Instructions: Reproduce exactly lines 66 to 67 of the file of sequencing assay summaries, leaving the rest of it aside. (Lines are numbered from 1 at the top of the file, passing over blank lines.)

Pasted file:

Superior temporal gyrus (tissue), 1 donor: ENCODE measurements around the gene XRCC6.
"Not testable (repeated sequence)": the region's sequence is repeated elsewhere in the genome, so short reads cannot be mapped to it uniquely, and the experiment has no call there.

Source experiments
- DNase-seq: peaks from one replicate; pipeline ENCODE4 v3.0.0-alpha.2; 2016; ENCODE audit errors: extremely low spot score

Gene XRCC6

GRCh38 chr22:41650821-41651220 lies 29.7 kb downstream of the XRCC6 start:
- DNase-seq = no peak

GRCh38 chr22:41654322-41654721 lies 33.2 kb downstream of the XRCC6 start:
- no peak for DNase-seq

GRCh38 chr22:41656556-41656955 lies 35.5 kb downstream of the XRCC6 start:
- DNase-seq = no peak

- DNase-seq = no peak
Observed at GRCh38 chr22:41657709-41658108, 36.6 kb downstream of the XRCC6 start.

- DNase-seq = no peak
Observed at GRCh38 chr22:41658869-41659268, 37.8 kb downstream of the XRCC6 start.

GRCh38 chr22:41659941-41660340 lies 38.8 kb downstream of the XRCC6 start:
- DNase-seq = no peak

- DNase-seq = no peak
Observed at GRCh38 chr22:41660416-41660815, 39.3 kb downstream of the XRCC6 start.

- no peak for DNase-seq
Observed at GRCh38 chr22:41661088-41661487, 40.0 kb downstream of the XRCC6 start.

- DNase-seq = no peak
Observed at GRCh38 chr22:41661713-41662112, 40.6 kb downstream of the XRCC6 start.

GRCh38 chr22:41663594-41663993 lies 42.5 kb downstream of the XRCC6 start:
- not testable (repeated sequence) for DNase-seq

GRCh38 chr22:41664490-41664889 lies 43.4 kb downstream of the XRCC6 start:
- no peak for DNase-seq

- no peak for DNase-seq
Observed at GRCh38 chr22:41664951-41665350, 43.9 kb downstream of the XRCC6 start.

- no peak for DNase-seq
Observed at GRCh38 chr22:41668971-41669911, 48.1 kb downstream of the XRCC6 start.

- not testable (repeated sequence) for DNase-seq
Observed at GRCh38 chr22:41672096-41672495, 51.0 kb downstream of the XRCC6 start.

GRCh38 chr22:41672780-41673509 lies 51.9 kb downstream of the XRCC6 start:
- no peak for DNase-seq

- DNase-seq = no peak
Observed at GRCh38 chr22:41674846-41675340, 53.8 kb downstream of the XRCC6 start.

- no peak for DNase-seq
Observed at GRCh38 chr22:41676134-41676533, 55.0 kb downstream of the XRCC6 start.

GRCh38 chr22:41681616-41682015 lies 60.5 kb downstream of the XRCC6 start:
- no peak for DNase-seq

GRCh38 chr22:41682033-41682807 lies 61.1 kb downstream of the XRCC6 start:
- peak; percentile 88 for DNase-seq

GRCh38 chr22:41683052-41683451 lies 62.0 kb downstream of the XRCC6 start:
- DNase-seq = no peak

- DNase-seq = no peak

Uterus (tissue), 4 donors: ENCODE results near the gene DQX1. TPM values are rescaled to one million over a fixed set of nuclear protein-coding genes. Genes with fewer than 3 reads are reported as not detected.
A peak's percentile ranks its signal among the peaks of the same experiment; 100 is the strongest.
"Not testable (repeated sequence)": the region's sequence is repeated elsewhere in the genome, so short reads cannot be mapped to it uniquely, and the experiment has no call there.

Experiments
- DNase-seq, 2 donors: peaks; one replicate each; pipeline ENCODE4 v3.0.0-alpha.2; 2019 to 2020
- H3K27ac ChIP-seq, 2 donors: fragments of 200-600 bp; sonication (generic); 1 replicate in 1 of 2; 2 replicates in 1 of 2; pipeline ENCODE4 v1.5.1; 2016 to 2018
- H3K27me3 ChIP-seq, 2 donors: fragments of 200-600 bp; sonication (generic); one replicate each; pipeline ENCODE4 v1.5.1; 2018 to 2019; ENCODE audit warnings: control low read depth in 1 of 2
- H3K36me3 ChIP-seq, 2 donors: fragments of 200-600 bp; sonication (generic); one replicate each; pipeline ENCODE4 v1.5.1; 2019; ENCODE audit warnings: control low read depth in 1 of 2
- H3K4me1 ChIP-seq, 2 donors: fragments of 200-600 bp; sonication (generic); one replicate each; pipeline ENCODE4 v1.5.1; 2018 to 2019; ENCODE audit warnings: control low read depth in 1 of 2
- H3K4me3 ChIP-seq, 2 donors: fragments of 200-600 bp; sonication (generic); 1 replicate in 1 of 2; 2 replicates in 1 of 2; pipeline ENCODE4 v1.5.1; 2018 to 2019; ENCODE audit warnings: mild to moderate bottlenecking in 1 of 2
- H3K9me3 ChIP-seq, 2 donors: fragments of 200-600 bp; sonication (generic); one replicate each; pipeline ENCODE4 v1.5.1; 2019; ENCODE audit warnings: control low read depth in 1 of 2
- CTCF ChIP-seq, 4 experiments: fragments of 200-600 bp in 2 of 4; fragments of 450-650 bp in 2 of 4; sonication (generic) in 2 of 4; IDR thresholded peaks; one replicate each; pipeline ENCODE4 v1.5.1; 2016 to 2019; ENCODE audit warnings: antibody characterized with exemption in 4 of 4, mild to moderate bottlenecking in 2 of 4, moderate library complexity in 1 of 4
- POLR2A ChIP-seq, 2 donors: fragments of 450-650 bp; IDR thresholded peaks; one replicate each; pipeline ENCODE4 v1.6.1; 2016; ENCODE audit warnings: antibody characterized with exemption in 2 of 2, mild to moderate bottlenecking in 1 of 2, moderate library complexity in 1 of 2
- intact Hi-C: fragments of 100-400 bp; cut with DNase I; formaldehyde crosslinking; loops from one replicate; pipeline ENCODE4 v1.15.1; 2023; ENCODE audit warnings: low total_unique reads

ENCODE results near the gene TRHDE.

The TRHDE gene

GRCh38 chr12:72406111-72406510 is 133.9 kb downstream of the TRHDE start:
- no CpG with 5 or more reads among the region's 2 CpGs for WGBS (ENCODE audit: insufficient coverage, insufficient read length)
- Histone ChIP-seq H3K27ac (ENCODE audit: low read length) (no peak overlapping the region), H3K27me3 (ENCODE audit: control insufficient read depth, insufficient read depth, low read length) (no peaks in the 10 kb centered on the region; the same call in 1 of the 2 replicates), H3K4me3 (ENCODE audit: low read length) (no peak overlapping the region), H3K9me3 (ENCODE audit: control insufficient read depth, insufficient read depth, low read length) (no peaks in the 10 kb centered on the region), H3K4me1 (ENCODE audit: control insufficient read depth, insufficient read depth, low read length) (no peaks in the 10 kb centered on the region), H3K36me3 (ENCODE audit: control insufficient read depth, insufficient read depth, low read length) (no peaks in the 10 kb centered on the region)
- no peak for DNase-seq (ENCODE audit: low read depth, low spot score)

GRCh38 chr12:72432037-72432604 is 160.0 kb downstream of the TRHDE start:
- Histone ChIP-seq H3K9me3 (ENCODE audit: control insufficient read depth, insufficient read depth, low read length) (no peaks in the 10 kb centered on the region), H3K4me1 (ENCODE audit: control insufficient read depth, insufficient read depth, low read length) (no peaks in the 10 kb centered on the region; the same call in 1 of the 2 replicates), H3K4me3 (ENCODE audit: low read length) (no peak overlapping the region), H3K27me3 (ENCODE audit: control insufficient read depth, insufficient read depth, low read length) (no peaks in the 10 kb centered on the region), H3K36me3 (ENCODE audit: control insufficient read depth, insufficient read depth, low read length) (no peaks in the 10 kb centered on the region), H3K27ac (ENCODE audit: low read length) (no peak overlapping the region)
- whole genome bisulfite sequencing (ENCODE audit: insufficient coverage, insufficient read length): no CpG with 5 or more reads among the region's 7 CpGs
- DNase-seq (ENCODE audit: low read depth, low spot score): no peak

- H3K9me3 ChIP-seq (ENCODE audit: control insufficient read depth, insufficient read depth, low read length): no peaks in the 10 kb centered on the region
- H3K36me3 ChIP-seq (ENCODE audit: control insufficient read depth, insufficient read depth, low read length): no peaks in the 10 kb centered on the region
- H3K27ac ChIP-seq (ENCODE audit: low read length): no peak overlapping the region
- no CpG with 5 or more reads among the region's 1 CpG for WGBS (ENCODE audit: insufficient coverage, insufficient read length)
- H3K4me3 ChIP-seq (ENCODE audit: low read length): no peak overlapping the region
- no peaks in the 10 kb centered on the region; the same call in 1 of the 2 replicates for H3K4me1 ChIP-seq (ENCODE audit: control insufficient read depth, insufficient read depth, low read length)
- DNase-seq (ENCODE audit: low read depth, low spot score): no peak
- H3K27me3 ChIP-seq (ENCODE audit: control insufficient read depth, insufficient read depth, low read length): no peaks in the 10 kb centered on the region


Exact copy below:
- no peak for DNase-seq (ENCODE audit: low read depth, low spot score)

GRCh38 chr12:72432037-72432604 is 160.0 kb downstream of the TRHDE start: